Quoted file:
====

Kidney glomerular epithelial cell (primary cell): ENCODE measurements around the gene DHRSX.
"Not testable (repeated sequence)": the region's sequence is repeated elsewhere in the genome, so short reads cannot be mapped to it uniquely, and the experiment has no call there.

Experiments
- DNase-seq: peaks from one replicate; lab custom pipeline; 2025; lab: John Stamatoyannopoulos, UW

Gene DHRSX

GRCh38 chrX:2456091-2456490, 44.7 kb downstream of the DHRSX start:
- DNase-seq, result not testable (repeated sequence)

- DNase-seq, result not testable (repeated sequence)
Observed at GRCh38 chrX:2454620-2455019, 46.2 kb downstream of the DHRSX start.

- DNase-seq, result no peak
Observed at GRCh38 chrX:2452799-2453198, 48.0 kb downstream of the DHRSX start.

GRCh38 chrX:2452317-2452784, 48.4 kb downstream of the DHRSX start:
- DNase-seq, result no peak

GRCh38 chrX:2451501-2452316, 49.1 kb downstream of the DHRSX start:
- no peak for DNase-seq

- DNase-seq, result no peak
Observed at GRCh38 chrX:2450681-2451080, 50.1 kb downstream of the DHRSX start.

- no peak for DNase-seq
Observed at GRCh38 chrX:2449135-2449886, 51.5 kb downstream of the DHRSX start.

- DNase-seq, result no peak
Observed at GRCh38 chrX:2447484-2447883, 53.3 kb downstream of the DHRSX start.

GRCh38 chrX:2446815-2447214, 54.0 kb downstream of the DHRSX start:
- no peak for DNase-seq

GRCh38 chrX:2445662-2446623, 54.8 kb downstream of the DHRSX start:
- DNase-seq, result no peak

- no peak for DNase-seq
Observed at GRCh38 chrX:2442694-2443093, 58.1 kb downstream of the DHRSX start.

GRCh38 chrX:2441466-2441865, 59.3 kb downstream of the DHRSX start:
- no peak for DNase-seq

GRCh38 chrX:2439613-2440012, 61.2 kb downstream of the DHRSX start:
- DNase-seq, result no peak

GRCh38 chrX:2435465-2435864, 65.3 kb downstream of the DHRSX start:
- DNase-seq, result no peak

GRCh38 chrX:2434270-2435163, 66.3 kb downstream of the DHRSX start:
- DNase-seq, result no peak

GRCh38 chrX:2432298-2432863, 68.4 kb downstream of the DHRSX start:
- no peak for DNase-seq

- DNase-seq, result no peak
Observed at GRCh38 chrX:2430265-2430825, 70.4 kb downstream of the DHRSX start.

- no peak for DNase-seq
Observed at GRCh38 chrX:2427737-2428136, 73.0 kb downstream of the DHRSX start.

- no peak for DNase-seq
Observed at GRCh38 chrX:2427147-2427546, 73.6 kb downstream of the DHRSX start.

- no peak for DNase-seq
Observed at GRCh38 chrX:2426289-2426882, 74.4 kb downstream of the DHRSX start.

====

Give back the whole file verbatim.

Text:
Kidney glomerular epithelial cell (primary cell): ENCODE measurements around the gene DHRSX.
"Not testable (repeated sequence)": the region's sequence is repeated elsewhere in the genome, so short reads cannot be mapped to it uniquely, and the experiment has no call there.

Experiments
- DNase-seq: peaks from one replicate; lab custom pipeline; 2025; lab: John Stamatoyannopoulos, UW

Gene DHRSX

GRCh38 chrX:2456091-2456490, 44.7 kb downstream of the DHRSX start:
- DNase-seq, result not testable (repeated sequence)

- DNase-seq, result not testable (repeated sequence)
Observed at GRCh38 chrX:2454620-2455019, 46.2 kb downstream of the DHRSX start.

- DNase-seq, result no peak
Observed at GRCh38 chrX:2452799-2453198, 48.0 kb downstream of the DHRSX start.

GRCh38 chrX:2452317-2452784, 48.4 kb downstream of the DHRSX start:
- DNase-seq, result no peak

GRCh38 chrX:2451501-2452316, 49.1 kb downstream of the DHRSX start:
- no peak for DNase-seq

- DNase-seq, result no peak
Observed at GRCh38 chrX:2450681-2451080, 50.1 kb downstream of the DHRSX start.

- no peak for DNase-seq
Observed at GRCh38 chrX:2449135-2449886, 51.5 kb downstream of the DHRSX start.

- DNase-seq, result no peak
Observed at GRCh38 chrX:2447484-2447883, 53.3 kb downstream of the DHRSX start.

GRCh38 chrX:2446815-2447214, 54.0 kb downstream of the DHRSX start:
- no peak for DNase-seq

GRCh38 chrX:2445662-2446623, 54.8 kb downstream of the DHRSX start:
- DNase-seq, result no peak

- no peak for DNase-seq
Observed at GRCh38 chrX:2442694-2443093, 58.1 kb downstream of the DHRSX start.

GRCh38 chrX:2441466-2441865, 59.3 kb downstream of the DHRSX start:
- no peak for DNase-seq

GRCh38 chrX:2439613-2440012, 61.2 kb downstream of the DHRSX start:
- DNase-seq, result no peak

GRCh38 chrX:2435465-2435864, 65.3 kb downstream of the DHRSX start:
- DNase-seq, result no peak

GRCh38 chrX:2434270-2435163, 66.3 kb downstream of the DHRSX start:
- DNase-seq, result no peak

GRCh38 chrX:2432298-2432863, 68.4 kb downstream of the DHRSX start:
- no peak for DNase-seq

- DNase-seq, result no peak
Observed at GRCh38 chrX:2430265-2430825, 70.4 kb downstream of the DHRSX start.

- no peak for DNase-seq
Observed at GRCh38 chrX:2427737-2428136, 73.0 kb downstream of the DHRSX start.

- no peak for DNase-seq
Observed at GRCh38 chrX:2427147-2427546, 73.6 kb downstream of the DHRSX start.

- no peak for DNase-seq
Observed at GRCh38 chrX:2426289-2426882, 74.4 kb downstream of the DHRSX start.